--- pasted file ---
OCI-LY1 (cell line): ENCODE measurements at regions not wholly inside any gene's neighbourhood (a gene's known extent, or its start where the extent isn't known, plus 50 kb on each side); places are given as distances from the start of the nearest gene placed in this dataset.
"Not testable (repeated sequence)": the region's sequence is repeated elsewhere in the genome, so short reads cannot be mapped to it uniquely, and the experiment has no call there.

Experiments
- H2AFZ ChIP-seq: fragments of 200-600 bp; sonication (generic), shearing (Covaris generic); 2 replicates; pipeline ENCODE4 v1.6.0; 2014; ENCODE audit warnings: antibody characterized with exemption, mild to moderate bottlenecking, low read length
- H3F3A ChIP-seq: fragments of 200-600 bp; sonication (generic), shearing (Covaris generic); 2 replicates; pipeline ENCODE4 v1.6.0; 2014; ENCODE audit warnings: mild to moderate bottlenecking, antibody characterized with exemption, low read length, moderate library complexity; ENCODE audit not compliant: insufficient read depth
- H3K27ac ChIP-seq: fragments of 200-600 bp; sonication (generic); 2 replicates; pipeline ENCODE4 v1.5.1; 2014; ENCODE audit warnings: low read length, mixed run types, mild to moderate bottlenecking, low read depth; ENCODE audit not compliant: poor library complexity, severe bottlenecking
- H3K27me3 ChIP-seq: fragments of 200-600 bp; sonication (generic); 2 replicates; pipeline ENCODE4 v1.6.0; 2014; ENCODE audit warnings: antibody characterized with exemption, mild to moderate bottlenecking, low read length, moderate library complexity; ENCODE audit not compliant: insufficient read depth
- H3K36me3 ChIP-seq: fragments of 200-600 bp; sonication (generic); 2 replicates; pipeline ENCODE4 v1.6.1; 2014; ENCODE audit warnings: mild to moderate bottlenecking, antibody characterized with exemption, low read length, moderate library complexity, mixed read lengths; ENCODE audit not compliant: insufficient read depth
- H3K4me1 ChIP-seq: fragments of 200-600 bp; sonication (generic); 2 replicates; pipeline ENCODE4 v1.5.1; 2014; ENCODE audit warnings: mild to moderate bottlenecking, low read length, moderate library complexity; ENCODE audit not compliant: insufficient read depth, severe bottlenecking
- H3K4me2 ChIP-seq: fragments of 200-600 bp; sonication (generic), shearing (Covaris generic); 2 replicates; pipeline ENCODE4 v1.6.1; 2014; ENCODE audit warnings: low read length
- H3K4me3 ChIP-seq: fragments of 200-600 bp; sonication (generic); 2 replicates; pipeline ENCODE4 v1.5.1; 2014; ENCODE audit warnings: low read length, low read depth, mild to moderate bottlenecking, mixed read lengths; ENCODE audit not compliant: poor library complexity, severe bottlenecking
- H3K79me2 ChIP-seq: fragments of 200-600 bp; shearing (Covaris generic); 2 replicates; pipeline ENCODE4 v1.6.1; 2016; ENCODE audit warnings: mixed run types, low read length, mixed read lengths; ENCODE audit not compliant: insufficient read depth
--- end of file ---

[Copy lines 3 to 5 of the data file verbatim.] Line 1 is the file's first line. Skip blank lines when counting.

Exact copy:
Experiments
- H2AFZ ChIP-seq: fragments of 200-600 bp; sonication (generic), shearing (Covaris generic); 2 replicates; pipeline ENCODE4 v1.6.0; 2014; ENCODE audit warnings: antibody characterized with exemption, mild to moderate bottlenecking, low read length
- H3F3A ChIP-seq: fragments of 200-600 bp; sonication (generic), shearing (Covaris generic); 2 replicates; pipeline ENCODE4 v1.6.0; 2014; ENCODE audit warnings: mild to moderate bottlenecking, antibody characterized with exemption, low read length, moderate library complexity; ENCODE audit not compliant: insufficient read depth